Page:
The question might now be posed if the technology of the computer will aid or hinder in any way, various more positive or more negative outcomes of the future. Since ceaseless dynamism might be seen as the very essence of our society, it might be argued that the computer explosion will only accentuate this tendency, to drive the texture of life forward to such an extent few people can stand it. The author does not see computer technology as having the ability to generate a serious change in the ruling ideology. The control of the education system, the academy, the social services, and, above all, the mass media, is all that is necessary to control a modern society. The formal elected government is possibly the least important element in the structure, thus paradoxically undermining the element of democratic choice in a society calling itself "democratic". It matters little whether we call this system corporate "conservatism" or media "liberalism" or institutionalized "socialism" – it could be argued that it in fact negates the better meanings of all of these concepts. Thus, the computer technology, it seems, will accentuate current trends, without generating new directions in the ideological system. Social change will have to be generated in different ways.
In fact, one might point out here the essential flaw of an "information" society – "information" is a "value-free" category, which might apply equally to a manual on constructing bombs or to Plato's Republic. The central question of a unified value system appropriate to our society remains unresolved, no matter how far technology advances.
Notes (rendered continuously)
Just what McLuhan's theories amount to is difficult to arrive at. He seems to be advocating a kind of optimistic technological determinism that reduces whatever actions individual men might take to irrelevance. He seems to say that the problems of society will resolve themselves of their own accord due to this technological determinism. His ideas would therefore seem to justify whatever the ever-changing media status-quo is.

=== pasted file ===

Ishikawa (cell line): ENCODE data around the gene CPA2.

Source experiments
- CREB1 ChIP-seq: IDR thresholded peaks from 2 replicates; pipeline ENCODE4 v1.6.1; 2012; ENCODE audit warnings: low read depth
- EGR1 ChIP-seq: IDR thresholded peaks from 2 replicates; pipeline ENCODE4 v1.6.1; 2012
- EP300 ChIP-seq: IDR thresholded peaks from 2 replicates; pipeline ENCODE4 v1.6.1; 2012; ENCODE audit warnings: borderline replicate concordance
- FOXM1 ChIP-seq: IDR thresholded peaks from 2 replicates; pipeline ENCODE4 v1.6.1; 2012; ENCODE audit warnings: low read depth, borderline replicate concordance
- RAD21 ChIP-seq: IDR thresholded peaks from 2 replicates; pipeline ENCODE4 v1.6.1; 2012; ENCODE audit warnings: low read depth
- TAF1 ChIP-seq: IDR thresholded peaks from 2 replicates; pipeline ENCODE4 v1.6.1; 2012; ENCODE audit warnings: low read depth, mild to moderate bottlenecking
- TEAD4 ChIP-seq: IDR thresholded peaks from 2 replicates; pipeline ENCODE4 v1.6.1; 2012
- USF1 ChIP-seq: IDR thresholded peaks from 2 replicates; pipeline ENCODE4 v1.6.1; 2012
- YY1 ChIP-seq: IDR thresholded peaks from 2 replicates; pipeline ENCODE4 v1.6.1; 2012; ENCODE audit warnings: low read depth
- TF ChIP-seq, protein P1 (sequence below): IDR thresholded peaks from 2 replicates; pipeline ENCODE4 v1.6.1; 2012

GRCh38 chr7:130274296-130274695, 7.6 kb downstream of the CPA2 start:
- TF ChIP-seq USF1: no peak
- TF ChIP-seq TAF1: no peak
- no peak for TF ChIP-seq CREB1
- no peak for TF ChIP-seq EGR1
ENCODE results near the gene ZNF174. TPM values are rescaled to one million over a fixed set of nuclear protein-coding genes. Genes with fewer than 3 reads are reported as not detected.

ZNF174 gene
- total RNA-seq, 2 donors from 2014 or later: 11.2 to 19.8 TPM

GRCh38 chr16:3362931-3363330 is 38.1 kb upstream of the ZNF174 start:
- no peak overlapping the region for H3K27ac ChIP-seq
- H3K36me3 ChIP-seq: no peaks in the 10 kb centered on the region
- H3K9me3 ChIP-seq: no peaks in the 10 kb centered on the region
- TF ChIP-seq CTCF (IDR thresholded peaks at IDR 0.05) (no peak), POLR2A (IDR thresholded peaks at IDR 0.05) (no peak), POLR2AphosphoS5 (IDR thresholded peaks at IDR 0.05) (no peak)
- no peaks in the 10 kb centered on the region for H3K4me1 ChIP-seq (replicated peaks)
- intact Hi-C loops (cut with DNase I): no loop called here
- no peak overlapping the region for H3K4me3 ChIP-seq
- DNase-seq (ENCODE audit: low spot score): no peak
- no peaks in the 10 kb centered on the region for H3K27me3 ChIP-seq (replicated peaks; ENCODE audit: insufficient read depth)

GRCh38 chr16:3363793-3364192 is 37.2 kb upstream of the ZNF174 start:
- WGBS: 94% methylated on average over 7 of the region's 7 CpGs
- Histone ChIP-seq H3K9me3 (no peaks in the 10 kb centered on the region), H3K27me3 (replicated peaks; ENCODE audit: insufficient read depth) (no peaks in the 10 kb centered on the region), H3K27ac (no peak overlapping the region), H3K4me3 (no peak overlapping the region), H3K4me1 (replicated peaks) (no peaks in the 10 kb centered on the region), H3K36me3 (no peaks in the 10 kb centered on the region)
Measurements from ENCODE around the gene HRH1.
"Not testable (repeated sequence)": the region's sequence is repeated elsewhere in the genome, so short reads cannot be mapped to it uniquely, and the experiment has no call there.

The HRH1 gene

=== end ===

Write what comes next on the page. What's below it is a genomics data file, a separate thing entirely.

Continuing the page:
The central contradiction as Bell sees it is between a functional, rational, economic sphere and an irrational, antinomian cultural sphere. The disjunction between these two realms threatens to destroy society.
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Brantlinger, Patrick. Bread and Circuses: Theories of Mass Culture as Social Decay. Ithaca and London: Cornell University Press, 1983.
Frates, Jeffrey and Moldrup, William. Computers and Life: An Integrative Approach. Englewood Cliffs, NJ: Prentice Hall, 1983.
Grant, George. Lament for a Nation: The Defeat of Canadian Nationalism. Ottawa: Carleton University Press, 1979 .
Huxley, Aldous. Brave New World. Harmondsworth, England: Penguin Books, 1975 .
McLuhan, Marshall. The Gutenberg Galaxy: The Making of Typographic Man. Toronto: University of Toronto Press, 1965 .
McLuhan, Marshall. Understanding Media: The Extensions of Man. New York: McGraw-Hill, 1965 .
Orwell, George. Nineteen Eighty-Four. New York: Penguin Books, 1984 .
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Toffler, Alvin. The Third Wave. New York: Bantam Books, 1980.
Zoll, Donald Atwell. The Twentieth Century Mind. Baton Rouge: Louisiana State University Press, 1967.
Mark Wegierski is a Canadian writer and historical researcher.